2010 has been a whirlwind of a year for WikiLeaks, the whistleblower website and its director

Little was known of WikiLeaks when it first opened operations in 2006, but the organization captured international attention in April this year when it released a 2007 video that showcased US brutality towards civilians and journalists in Iraq.

Later in July, WikiLeaks released 76,900 classified military documents about the US invasion of Afghanistan.

But not to be undone, in October the website released a package of almost 400,000 secret field reports from Iraq in conjunction with major media organizations across the globe.

Despite criticism from the US government that the release of documents undermined the security of its forces, WikiLeaks earned international acclaim for exposing state secrets and advancing transparency and freedom of expression.

Interest in WikiLeaks reached a crescendo when the website shifted its modus operandi by starting the slow leak of 250,000 US state department diplomatic cables in November 2010 that illustrated candid accounts of world leaders, political scenarios and secret dealings between nations.

The documents, released daily, in partnership with a host of international media organisations, presents unparalleled insights into the secret world of diplomatic exchange and has left diplomats around the world scrambling to deal with embarrassing consequences.

The latest approach — a painfully slow leak of classified information — captured the imagination of the world, seeing us all indulge in diplomatic gossip, blunt opinions and exchanges from those in the upper echelons of statehood, in addition to the the underhanded dealings of world governments.

Factor in revelations of multiple rape charges issued against Assange in Sweden, a warrant sanctioned by Interpol for his arrest, and talk of imminent extradition of a man involved in the publication of the most sensitive of government documents, and the WikiLeaks story turns into the stuff of a high-speed espionage thriller.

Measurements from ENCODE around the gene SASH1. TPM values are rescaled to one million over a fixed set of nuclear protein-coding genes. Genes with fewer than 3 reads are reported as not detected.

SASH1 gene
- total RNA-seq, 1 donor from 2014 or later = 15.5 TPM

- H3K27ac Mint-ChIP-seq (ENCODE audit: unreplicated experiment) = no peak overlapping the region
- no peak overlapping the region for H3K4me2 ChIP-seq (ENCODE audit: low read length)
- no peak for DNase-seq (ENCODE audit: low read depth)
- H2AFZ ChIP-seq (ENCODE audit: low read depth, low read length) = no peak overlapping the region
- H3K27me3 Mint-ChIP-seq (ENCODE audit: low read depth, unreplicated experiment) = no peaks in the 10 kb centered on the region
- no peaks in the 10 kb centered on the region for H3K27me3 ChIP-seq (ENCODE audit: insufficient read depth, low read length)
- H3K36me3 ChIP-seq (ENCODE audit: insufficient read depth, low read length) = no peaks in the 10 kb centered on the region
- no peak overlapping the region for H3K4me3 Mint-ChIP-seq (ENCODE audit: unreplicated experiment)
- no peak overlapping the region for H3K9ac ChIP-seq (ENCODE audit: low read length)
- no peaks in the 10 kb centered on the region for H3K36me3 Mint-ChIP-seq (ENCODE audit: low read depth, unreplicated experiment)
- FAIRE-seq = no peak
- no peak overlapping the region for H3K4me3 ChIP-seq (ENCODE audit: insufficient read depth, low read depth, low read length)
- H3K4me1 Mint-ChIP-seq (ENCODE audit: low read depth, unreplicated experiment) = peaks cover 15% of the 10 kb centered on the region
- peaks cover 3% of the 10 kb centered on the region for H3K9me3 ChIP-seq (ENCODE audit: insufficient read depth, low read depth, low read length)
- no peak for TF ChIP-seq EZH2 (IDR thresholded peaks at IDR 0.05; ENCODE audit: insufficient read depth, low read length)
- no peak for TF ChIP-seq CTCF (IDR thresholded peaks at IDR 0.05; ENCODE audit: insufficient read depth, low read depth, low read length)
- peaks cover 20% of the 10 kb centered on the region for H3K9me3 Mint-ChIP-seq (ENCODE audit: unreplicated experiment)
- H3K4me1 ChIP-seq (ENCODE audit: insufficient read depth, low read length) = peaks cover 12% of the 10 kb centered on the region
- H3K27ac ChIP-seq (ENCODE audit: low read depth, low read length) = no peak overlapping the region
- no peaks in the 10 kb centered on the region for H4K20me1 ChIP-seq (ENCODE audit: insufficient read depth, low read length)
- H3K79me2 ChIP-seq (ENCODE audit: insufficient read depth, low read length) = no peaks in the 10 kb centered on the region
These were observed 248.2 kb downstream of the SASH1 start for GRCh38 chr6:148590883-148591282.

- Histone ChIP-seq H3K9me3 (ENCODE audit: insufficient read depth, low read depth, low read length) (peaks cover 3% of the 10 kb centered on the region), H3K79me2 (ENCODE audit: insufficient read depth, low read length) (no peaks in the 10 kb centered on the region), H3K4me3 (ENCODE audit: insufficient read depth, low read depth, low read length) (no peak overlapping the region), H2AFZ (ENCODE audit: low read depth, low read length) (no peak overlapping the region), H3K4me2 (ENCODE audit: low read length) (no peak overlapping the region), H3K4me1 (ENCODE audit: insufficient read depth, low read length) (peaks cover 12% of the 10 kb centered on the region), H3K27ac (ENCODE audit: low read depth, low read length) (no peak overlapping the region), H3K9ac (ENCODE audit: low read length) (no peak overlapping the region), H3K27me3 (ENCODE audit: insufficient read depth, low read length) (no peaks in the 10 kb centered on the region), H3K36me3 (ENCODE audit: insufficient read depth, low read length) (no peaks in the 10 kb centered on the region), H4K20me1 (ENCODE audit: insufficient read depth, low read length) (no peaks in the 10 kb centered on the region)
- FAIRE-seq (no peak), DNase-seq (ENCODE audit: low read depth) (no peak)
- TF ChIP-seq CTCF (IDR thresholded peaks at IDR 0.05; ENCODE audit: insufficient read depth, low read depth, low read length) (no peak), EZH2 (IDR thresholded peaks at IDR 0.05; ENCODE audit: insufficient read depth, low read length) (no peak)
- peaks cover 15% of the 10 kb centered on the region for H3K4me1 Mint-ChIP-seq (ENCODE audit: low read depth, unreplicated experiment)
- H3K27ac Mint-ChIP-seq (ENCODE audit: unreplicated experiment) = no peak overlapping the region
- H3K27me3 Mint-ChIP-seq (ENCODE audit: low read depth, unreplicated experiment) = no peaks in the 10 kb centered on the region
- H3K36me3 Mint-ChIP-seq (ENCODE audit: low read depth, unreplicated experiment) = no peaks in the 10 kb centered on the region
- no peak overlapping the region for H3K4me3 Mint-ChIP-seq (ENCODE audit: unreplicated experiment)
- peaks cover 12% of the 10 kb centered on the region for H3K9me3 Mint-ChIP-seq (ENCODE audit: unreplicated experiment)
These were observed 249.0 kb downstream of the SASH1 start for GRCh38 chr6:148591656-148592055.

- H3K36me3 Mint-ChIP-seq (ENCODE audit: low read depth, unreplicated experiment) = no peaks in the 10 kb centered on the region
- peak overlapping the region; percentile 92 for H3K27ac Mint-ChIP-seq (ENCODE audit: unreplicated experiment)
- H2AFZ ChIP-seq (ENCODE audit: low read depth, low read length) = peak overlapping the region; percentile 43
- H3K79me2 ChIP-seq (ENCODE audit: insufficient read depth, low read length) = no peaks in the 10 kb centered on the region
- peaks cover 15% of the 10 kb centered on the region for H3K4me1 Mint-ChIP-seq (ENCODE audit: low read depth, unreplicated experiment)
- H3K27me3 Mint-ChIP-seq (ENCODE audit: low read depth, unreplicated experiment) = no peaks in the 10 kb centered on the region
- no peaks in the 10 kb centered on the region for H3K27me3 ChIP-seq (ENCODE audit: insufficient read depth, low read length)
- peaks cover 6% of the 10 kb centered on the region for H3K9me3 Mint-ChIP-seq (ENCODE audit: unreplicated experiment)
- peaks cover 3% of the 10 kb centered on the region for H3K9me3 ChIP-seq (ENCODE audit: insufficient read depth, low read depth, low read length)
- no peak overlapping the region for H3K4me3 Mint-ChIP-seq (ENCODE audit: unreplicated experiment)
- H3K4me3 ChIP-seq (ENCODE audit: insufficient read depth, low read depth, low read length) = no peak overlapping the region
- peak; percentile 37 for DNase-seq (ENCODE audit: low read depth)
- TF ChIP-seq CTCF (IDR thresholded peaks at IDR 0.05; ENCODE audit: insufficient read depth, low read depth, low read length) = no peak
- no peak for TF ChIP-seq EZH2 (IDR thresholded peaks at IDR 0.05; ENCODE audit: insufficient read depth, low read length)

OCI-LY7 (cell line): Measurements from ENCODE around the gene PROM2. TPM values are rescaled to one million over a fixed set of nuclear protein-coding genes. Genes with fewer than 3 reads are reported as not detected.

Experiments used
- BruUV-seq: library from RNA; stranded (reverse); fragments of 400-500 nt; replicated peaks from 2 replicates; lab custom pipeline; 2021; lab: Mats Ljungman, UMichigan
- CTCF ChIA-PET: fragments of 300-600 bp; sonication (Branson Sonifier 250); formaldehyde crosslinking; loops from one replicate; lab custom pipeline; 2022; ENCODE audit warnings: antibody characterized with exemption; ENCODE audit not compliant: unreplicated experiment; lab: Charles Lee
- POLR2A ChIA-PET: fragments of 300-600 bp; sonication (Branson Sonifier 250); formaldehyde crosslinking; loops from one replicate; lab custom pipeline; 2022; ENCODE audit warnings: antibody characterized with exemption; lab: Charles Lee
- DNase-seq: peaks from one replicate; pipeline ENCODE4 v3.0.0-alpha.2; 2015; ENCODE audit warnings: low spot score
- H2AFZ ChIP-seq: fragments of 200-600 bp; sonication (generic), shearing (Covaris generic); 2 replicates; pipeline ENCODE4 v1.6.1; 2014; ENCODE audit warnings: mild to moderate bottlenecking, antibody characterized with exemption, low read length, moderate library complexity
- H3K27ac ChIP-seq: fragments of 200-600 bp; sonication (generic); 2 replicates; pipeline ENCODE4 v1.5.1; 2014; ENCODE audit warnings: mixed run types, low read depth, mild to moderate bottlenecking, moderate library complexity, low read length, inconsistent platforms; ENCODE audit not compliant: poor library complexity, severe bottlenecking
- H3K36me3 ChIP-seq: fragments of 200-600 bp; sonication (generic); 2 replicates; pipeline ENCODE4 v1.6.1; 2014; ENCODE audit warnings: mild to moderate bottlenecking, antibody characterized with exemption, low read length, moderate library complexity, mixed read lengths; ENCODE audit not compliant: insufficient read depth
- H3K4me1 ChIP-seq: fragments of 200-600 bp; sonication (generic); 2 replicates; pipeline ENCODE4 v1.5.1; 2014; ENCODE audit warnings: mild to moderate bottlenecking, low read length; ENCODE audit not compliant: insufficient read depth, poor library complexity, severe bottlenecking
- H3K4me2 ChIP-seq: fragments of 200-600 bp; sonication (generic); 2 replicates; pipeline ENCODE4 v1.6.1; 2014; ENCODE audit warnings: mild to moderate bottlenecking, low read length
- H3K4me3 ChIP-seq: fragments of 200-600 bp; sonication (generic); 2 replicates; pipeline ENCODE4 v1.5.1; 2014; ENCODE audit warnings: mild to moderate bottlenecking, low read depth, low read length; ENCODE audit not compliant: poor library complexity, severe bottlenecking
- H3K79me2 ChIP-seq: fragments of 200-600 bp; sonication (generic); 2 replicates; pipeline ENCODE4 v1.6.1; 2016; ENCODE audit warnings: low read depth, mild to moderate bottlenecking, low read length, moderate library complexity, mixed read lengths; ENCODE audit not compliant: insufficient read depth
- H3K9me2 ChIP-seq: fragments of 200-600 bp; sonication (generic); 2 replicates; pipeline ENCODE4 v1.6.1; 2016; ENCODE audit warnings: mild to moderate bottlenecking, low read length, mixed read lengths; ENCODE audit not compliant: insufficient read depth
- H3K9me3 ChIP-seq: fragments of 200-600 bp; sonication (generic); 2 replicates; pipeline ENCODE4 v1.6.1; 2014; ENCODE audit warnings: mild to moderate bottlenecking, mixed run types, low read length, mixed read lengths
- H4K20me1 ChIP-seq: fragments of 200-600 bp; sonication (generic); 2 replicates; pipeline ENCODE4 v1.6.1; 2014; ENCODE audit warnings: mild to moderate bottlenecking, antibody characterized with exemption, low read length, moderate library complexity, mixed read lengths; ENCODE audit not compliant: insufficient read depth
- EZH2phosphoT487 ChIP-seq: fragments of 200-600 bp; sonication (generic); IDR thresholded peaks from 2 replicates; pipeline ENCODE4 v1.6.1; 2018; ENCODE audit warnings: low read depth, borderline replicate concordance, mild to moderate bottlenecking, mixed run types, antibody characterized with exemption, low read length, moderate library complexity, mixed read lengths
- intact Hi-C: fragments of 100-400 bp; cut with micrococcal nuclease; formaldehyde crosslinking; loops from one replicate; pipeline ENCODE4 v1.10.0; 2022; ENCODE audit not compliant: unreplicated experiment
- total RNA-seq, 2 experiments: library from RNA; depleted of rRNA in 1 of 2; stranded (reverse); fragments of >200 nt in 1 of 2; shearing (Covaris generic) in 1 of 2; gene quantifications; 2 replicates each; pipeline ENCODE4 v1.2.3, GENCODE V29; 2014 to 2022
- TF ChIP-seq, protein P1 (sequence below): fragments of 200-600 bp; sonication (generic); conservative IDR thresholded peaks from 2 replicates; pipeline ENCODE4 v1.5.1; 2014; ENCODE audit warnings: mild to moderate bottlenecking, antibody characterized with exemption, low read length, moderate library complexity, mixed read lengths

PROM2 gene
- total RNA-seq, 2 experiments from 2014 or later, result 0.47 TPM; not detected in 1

In response to the ambiguity over the legal issues around WikiLeaks’ operations, Amazon withdrew its servers as a host for the site and PayPal halted the transferal of independent funds that keeps WikiLeaks afloat; this new cyber war only turned WikiLeaks into a battleground for renewed debate on the limits to freedom of expression, the ambivalence of privacy in the internet age, and the future of diplomacy.

The promulgation of the sex scandal ushered in talk of political interference, and arguably deflected the focus from the leaked documents to Assange, the personality.

Despite the tangle the demonisation of Assange, seen until now as a prophet of liberty, and the continued release of classified files from WikiLeaks, form two analogous stories, which have dragged modern journalism to a precipice.

So, as a move away from the occasional leaked document, reporting on press conferences and working from press releases, will WikiLeaks shift the standards of journalism? Moreover, will WikiLeaks usher in more control over the internet, when it was precisely the control of information that it sought to undermine? Are we in the midst of the first information war?

It was only natural that WikiLeaks makes the top newsmaker of 2010.

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